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New for July 2008! How'd
you like to have an amplifier named after you? William Doherty did
just that when he invented a special amplifier in the 1930s. That's
why he's in our Microwave Hall
The Doherty amplifier originally
was intended for radio transmitters. Below we can see that the life
of the radio engineer in the 1930s wasn't as glamorous as it is
today. If someone can tell us why the tubes are blowing out when
the music gets loud, we'd love to know!
The Doherty amplifier offers
improved efficiency compared to balanced amplifiers. These amplifiers
are typically used in communications (radios, not radars). The heart
of the Doherty amplifier is the Doherty combiner, shown below.
The Doherty amplifier power-combines
two amplifiers, one is called the "carrier" amplifier
while the second is called the "peaking" amplifier. The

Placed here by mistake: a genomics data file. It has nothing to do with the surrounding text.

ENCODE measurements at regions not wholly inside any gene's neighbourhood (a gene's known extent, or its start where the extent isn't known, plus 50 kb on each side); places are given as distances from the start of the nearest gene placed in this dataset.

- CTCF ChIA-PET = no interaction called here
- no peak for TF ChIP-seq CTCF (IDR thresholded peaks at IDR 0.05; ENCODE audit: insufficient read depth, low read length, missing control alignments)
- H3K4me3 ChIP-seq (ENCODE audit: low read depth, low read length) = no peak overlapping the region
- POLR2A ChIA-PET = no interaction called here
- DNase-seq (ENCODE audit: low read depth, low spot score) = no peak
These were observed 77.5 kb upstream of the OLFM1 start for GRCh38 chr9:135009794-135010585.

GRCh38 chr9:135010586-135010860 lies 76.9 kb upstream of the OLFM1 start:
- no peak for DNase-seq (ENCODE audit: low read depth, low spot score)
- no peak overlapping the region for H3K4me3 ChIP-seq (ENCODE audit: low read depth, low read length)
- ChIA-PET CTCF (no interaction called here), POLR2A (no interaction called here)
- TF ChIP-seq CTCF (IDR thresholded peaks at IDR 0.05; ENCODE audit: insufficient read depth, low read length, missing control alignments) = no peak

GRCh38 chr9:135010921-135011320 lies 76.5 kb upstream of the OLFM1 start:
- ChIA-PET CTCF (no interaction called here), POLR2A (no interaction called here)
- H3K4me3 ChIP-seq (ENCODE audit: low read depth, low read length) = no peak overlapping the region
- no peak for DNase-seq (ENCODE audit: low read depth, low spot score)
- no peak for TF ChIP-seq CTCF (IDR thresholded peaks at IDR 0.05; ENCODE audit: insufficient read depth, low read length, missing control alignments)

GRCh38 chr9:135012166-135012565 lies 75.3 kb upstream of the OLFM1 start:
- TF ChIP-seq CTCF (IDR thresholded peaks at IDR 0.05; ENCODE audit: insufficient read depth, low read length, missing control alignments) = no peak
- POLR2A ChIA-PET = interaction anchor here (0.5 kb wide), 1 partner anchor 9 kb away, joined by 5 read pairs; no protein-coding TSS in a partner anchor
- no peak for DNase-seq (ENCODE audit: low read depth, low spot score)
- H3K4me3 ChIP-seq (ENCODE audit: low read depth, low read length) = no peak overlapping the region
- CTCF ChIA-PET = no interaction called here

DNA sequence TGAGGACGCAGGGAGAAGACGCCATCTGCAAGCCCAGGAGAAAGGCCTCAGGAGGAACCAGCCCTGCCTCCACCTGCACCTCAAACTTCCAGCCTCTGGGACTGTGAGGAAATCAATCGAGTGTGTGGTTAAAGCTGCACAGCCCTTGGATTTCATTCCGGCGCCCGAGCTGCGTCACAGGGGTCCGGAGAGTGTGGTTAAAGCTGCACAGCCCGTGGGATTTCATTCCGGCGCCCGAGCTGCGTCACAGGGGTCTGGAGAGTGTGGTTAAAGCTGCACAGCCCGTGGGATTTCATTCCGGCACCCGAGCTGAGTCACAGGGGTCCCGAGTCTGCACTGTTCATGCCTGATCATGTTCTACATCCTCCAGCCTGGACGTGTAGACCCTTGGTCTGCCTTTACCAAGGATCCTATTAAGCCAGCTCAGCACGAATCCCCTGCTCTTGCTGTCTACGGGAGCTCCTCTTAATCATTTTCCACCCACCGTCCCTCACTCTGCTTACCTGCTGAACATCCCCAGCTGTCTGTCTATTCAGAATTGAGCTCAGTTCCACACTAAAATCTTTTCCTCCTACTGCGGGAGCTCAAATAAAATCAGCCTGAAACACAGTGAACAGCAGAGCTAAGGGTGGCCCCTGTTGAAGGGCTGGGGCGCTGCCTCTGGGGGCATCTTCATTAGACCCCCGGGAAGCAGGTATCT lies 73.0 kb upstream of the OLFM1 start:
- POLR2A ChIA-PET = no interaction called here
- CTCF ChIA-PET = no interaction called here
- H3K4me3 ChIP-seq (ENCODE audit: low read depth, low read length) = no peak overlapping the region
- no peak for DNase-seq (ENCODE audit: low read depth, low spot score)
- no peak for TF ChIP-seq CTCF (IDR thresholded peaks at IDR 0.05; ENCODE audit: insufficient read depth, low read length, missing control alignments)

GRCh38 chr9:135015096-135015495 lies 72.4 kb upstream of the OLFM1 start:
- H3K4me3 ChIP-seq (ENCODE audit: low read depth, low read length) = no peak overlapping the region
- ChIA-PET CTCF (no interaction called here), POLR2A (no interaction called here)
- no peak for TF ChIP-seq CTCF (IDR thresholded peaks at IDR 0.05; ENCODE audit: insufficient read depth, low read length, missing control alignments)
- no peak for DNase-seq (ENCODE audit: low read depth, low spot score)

two amplifiers are biased differently, the carrier amp is at a "normal"
Class AB (provides gain at any power level) while the peaking amplifier
is at Class C which only conducts at half of the cycle. The beauty
of the Doherty amplifier is improved power-added efficiency, compared
to a balanced amplifier, at backed off power levels. If you will
always operate at saturated power (like in many radars) you have
no business using the Doherty.
The Doherty amplifier pair works
as follows: On the input the signal is split using a 3 dB quadrature
coupler, such as a Lange or branchline hybrid (branchline is shown
in our schematic). The input behaves the same as a balanced amplifier,
and has the same feature where mismatched amplifiers will have their
reflection coefficients reduced if the reflection coefficients are
equal in amplitude and phase, the reflected waves end up in the
load terminating the isolated port of the coupler.
The output of the Doherty pair
is where life gets interesting. The two signals are out of phase
by 90 degrees, but by the addition of a quarterwave transmission
line of the peaking amplifier, they are brought back into phase
and reactively combined. At this point the two signals in parallel
create a Z0/2 impedance. This is stepped up to Z0 by a quarterwave
transformer. In a fifty ohm system the transformer would be 35.35
If anyone has an image or test
data on the Doherty amplifier that they can donate to this page,
please contact us!